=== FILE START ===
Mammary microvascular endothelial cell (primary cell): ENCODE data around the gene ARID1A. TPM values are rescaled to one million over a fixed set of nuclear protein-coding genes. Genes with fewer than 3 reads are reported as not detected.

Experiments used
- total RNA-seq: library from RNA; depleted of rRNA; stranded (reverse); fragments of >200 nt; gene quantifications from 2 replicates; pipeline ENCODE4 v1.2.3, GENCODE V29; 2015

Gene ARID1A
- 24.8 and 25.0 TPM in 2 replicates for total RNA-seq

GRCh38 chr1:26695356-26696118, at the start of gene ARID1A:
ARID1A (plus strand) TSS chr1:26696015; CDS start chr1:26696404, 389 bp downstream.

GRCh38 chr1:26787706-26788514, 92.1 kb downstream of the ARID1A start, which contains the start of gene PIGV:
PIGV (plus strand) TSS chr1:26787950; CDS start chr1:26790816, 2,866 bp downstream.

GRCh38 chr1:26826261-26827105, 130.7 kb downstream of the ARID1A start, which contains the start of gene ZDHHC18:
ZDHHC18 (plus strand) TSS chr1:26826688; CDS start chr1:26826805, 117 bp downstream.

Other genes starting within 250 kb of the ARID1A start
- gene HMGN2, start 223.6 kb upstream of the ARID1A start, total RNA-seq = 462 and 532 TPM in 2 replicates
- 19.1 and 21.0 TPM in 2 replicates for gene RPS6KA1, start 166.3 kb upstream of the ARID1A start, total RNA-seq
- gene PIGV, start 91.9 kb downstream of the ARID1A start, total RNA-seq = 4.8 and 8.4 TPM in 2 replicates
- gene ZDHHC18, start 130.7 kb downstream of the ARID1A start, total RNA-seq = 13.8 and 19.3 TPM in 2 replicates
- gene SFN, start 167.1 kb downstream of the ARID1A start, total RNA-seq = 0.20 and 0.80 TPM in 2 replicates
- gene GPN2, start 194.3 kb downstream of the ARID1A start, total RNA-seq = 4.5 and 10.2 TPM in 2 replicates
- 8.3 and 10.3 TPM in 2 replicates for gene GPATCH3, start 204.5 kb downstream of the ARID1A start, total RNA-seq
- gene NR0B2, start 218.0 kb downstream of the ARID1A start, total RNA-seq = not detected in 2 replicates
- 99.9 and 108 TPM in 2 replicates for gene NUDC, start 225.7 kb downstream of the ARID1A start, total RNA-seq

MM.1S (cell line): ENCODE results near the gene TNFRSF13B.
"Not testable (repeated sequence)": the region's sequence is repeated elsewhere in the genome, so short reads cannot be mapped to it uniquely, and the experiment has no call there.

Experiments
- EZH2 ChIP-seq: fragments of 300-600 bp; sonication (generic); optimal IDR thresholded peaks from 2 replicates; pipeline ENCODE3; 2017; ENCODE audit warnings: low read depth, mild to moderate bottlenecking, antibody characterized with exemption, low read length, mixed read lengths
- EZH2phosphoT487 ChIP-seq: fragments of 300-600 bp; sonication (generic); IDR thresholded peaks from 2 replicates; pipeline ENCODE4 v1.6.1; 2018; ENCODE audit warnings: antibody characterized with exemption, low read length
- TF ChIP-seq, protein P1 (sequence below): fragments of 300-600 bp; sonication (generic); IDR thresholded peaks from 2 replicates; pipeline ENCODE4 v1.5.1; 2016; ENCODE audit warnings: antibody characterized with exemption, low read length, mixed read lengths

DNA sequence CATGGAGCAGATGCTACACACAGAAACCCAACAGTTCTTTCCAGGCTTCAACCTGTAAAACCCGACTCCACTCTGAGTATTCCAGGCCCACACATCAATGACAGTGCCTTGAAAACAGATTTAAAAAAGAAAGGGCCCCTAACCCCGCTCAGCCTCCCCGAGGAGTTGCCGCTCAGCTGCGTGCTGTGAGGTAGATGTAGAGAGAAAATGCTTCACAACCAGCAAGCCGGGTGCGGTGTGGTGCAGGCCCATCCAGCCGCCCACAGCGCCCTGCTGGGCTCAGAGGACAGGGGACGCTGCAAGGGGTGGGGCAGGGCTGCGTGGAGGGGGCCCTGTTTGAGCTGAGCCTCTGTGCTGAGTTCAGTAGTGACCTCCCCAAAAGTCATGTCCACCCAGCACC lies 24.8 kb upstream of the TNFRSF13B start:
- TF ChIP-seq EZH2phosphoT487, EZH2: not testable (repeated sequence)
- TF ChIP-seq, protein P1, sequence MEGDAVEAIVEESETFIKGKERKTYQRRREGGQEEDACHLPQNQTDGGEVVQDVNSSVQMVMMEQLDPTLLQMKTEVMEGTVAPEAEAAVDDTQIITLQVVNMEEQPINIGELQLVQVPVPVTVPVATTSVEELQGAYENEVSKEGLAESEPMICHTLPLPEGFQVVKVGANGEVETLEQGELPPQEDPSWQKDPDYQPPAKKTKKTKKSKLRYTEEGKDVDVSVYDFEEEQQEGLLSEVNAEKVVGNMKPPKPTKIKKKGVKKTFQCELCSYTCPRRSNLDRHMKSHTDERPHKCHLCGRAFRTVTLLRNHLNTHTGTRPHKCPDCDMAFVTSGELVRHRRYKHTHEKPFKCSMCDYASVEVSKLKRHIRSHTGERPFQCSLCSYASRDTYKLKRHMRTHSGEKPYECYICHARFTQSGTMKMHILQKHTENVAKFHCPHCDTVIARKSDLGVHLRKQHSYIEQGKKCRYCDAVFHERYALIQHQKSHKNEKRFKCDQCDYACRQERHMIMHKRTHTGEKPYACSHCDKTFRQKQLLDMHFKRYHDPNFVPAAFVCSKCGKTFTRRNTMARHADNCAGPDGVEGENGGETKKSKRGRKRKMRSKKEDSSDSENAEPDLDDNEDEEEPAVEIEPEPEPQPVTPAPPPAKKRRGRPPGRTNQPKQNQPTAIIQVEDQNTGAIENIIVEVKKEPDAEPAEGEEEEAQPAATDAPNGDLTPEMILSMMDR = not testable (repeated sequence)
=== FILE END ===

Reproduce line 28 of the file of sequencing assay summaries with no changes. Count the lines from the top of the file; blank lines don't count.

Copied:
DNA sequence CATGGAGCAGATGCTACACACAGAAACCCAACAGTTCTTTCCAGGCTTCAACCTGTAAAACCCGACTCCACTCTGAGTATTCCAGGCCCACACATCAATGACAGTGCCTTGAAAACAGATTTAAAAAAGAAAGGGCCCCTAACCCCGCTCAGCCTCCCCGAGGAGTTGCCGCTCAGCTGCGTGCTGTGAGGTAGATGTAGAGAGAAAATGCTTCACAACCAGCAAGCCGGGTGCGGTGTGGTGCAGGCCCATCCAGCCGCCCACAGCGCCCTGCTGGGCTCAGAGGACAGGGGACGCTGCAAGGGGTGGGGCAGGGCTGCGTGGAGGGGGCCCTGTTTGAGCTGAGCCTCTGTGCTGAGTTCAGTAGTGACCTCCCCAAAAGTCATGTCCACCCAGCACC lies 24.8 kb upstream of the TNFRSF13B start: